By: Siavash Taravati, Ph.D.
Published: 29 Sep 2019
California Structural Pest Control act (Structural Pest Control Board [SPCB], Nov. 2015) states that “It is unlawful for any individual to engage or offer to engage in the business or practice of structural pest control, as defined in Section 8505, unless he or she is licensed under this chapter” [§8550 (a)].
However, the act also mentions a few exceptions to the above rule. One of these exceptions are found under §8550 (g) which states that:
“Persons engaged in the live capture and removal or exclusion of vertebrate pests, bees, or wasps from a structure without the use of pesticides, provided those persons maintain insurance coverage as described in Section 8692. “Vertebrate pests” include, but are not limited to, bats, raccoons, skunks, and squirrels, but do not include mice, rats, or pigeons. This section does not exempt a person from the provisions of Chapter 1.5 (commencing with Section 2050) of Division 3 of the Fish and Game Code.” [§8555 (g)].
The above section makes an exception to the §8550 (a) by excluding pest control of vertebrate pests, bees, and wasps without using pesticides. However, If you look at the underlined (in red) section of the above paragraph, you will see that “mice, rats, and pigeons” are excluded from the definition of “vertebrate pests” meaning that you are still required to obtain an appropriate individual license from the SPCB if you are going to remove any of these three animals from structures even without using pesticides.
However, in 2008, the Business and Profession Code (BPC) section 8555(g) was held unconstitutional by the 9th circuit (Merrifield v. Lockyer, 547 F.3d 978, 900 (9th Cir. 2008) as a part of a lawsuit against the SPCB by an unlicensed operator who believed that he does Not need a SPCB license to remove animals from premises without using pesticides. As a result, the SPCB decided not to make any distinction between the three group of animals mentioned above and the rest of the vertebrate pests in practice, meaning that the board will not require operators to obtain a SPCB license for removing vertebrates, bees, and wasps if it is done without using pesticides. You might still need other licenses from other state or federal agencies though. As of today (30 Sep 2019), this practice by the board is still in effect but might change in the future.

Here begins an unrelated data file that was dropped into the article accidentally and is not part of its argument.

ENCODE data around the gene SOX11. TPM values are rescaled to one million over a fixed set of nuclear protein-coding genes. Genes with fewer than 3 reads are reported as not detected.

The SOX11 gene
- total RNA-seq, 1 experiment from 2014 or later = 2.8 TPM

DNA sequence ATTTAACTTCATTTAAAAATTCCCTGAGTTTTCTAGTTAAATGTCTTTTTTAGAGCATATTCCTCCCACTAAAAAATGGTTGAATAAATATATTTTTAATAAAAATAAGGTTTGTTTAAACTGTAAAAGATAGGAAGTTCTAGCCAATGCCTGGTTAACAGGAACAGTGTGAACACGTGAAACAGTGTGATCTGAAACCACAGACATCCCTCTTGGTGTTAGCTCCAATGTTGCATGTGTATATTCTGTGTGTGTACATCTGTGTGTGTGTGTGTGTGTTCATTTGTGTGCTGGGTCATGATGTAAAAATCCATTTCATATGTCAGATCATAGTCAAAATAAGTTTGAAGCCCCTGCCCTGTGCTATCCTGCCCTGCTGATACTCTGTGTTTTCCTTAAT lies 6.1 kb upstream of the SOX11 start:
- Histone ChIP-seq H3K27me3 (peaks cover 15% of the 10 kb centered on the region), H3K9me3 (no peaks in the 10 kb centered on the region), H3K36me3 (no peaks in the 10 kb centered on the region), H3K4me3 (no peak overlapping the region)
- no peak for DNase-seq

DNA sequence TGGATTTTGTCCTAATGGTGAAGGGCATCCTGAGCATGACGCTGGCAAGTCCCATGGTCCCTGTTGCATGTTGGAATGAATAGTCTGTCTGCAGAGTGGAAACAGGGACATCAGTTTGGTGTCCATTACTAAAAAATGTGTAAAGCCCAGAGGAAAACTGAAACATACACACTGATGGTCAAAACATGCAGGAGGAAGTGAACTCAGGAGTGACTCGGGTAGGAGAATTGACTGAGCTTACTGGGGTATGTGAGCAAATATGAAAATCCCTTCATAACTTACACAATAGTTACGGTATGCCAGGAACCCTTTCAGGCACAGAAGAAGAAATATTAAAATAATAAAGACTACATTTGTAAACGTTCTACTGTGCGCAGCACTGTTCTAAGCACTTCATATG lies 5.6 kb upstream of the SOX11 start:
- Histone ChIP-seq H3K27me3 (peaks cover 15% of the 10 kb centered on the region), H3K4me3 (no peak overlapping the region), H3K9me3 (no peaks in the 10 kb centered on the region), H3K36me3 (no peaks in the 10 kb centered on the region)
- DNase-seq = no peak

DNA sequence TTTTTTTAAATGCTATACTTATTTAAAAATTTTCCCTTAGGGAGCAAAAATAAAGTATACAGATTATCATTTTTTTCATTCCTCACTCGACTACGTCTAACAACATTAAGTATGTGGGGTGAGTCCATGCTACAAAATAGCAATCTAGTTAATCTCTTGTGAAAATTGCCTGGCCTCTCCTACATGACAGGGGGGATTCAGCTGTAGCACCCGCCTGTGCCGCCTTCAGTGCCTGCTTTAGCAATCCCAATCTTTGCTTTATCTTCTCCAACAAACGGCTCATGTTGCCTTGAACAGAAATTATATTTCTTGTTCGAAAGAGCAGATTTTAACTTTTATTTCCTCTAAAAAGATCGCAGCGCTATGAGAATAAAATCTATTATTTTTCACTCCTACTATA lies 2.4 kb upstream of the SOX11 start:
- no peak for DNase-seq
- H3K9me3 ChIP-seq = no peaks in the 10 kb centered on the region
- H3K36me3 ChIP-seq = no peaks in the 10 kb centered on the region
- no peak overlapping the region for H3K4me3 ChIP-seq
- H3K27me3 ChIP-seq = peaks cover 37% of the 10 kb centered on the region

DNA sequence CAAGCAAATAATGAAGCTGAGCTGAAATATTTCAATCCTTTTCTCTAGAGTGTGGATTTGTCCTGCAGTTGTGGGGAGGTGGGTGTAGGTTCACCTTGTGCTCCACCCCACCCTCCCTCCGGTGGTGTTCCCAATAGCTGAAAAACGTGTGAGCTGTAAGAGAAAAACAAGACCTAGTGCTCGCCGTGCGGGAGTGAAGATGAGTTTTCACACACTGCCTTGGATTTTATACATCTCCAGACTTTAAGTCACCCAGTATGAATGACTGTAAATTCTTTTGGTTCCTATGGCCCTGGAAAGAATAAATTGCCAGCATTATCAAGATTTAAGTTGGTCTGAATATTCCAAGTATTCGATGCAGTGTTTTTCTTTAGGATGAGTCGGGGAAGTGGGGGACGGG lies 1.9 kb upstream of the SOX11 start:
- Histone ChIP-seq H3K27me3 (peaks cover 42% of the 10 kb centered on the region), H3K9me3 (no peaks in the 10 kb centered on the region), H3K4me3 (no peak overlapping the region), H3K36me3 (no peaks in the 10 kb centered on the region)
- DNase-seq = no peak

Warning: I am not a lawyer and this is not legal advice. Please talk to a lawyer and refer to the California Structural Pest Control act (Structural Pest Control Board [SPCB], Nov. 2015) if you have any concerns or doubts.
2018 (Apr). Board meeting minutes, revised (2nd revision) meeting notice and agenda. Structural Pest Control Board.
2015 (Nov). State of California – Department of Consumer affairs – Structural Pest control Act – Business and Professions Code and Rules And Regulations – Division 3 – Chapter 14 Structural Pest Control Operators.